"We read in the life of Blessed Henry Suso, a Dominican friar, that in his eagerness to possess Wisdom, he often offered himself to undergo any torment in return for his friendship. One day he said to himself, 'Do you not know that lovers endure suffering upon suffering for the sake of the one they love? For them wakeful nights are pleasant, fatigue is delightful, labour is restful, once they are assured that the one they love is pleased and grateful. If men go to such lengths to please a mere mortal, are you not ashamed to show weakness in your resolve to obtain Wisdom? No, eternal Wisdom, I will never falter in my love for you, even though I have to plunge through thicket and bush to reach you, even though I have to undergo a thousand torments in body and soul. I will always prize your friendship more than anything else on earth and you will always have the first place in my affections.'
"While travelling a few days later, he fell into the hands of robbers who beat him so unmercifully that they themselves could not help pitying him. Seeing himself in such a state, Henry Suso forgot his resolution to be brave no matter what might happen and gave way to deep depression, weeping and wondering why God had afflicted him in this way. As he pondered over his plight, he fell asleep. Early next morning he heard a voice reproaching him, 'Look at this warrior of mine. He can scale mountains, climb over rocks, break into strongholds, cut to pieces his enemies when everything is going right for him. But when he meets with adversity his courage fades and he is helpless and useless. In time of consolation he is a fierce lion, but in time of tribulation he is a timid deer. Wisdom does not share his friendship with such faint-hearted cowards.' At this reprimand, Blessed Henry confessed he was wrong in giving way to excessive discouragement, and went on to ask divine Wisdom to allow him to weep and so unburden his heart weighed down by grief. 'No,' replied the voice, 'all the saints in heaven would lose their respect for you,. were you to cry like a baby or a woman. Wipe away your tears and show the world a cheerful face.'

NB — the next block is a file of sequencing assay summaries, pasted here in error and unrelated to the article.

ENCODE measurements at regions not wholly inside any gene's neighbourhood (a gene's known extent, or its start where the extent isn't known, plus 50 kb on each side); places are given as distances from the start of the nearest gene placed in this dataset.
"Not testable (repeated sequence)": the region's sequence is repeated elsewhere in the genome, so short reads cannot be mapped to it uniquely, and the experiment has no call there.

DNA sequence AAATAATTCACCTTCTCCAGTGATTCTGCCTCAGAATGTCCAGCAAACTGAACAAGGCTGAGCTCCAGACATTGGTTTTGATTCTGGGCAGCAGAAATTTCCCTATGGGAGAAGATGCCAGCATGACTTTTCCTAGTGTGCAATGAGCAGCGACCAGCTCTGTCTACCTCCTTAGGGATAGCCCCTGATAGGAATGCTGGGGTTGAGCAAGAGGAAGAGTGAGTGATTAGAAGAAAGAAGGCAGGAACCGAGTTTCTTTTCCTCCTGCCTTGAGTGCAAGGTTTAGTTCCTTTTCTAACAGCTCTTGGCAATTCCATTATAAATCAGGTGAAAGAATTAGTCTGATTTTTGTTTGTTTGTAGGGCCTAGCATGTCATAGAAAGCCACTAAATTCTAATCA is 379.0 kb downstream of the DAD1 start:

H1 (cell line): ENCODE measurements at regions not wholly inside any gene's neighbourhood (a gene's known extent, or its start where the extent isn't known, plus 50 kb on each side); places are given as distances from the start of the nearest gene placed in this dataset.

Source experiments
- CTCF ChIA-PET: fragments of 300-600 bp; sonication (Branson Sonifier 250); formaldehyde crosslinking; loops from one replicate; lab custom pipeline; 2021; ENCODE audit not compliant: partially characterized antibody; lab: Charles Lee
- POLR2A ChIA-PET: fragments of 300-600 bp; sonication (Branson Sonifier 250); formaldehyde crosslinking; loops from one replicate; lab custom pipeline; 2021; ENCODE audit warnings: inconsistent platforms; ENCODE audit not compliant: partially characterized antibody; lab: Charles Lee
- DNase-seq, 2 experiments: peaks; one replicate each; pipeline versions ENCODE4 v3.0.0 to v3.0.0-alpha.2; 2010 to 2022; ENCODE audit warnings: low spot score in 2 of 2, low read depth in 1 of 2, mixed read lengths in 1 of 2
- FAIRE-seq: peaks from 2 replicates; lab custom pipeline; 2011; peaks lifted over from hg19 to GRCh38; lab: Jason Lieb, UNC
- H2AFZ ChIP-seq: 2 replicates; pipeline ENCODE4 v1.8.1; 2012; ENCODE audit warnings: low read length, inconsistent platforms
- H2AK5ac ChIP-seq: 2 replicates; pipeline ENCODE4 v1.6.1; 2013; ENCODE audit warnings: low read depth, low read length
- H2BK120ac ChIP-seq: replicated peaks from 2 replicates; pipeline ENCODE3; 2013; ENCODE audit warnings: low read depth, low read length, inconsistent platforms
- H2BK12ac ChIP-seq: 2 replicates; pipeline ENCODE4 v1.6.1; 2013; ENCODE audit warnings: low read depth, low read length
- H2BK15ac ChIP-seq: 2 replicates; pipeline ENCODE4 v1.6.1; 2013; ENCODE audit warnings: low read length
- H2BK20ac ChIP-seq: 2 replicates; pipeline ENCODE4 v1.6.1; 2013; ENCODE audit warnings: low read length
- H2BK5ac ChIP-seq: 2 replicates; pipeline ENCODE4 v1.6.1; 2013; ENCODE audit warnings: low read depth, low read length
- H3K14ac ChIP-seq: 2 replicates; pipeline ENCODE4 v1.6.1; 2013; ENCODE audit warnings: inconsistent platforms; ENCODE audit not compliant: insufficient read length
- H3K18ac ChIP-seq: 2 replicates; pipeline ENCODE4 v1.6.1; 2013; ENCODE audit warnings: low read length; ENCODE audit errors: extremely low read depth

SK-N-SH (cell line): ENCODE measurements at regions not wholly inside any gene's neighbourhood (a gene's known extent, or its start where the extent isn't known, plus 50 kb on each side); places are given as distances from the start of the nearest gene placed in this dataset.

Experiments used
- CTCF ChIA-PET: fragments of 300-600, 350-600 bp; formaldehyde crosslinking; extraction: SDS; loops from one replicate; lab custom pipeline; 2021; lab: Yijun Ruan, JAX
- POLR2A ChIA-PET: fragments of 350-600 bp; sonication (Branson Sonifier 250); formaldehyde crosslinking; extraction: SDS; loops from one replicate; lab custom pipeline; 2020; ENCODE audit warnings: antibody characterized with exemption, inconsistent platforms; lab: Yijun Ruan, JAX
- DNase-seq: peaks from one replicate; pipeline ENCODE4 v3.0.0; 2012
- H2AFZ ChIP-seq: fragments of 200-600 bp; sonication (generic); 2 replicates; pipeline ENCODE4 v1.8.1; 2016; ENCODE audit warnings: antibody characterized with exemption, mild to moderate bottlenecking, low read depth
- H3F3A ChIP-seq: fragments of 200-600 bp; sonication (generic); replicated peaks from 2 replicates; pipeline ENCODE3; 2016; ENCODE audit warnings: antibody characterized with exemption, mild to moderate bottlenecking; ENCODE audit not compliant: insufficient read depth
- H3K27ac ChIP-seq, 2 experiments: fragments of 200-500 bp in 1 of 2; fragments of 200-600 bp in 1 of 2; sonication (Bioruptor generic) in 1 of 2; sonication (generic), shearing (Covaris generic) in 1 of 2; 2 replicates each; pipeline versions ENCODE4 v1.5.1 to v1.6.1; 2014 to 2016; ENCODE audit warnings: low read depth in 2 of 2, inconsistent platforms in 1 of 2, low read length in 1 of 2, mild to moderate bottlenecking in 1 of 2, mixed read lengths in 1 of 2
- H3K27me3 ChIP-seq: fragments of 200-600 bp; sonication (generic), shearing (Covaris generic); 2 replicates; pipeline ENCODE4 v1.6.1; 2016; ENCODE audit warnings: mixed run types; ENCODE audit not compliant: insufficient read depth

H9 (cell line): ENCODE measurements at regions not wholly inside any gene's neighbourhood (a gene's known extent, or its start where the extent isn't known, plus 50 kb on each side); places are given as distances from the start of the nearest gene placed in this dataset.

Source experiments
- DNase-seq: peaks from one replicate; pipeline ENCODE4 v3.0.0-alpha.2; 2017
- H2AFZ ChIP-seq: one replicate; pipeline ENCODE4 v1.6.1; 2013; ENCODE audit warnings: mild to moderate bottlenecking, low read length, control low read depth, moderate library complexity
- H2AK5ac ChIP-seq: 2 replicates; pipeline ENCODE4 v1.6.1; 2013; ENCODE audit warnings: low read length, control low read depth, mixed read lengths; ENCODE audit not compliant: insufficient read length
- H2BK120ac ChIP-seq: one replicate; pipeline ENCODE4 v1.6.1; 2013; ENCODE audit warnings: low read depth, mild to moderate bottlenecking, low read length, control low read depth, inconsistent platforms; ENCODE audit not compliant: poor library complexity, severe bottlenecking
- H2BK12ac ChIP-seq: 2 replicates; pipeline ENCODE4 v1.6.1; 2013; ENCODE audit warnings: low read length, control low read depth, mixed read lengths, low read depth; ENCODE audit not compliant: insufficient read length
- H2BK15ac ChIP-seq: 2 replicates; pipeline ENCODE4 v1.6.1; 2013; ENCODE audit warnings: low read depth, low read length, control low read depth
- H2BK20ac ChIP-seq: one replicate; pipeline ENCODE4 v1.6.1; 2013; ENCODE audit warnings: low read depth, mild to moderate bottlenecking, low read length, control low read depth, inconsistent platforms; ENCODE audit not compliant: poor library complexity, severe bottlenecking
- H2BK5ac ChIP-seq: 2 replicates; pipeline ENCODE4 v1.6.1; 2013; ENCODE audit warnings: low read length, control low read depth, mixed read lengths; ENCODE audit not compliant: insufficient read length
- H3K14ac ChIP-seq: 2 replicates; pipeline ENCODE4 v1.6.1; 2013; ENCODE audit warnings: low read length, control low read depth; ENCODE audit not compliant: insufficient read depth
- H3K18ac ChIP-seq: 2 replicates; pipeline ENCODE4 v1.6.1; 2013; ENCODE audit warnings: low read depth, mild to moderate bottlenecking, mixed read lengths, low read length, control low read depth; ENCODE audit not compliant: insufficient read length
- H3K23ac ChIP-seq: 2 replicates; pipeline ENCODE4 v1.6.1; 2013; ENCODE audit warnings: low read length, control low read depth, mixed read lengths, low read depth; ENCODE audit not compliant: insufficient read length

"The cross, then, is the portion and reward of those who desire or already possess eternal Wisdom. But our loving Saviour numbers, weighs and measures everything and sends crosses to his friends in proportion to their strength, and tempers them with divine unction to such an extent that their hearts are filled with joy."
— St. Louis de Montfort, The Love of Eternal Wisdom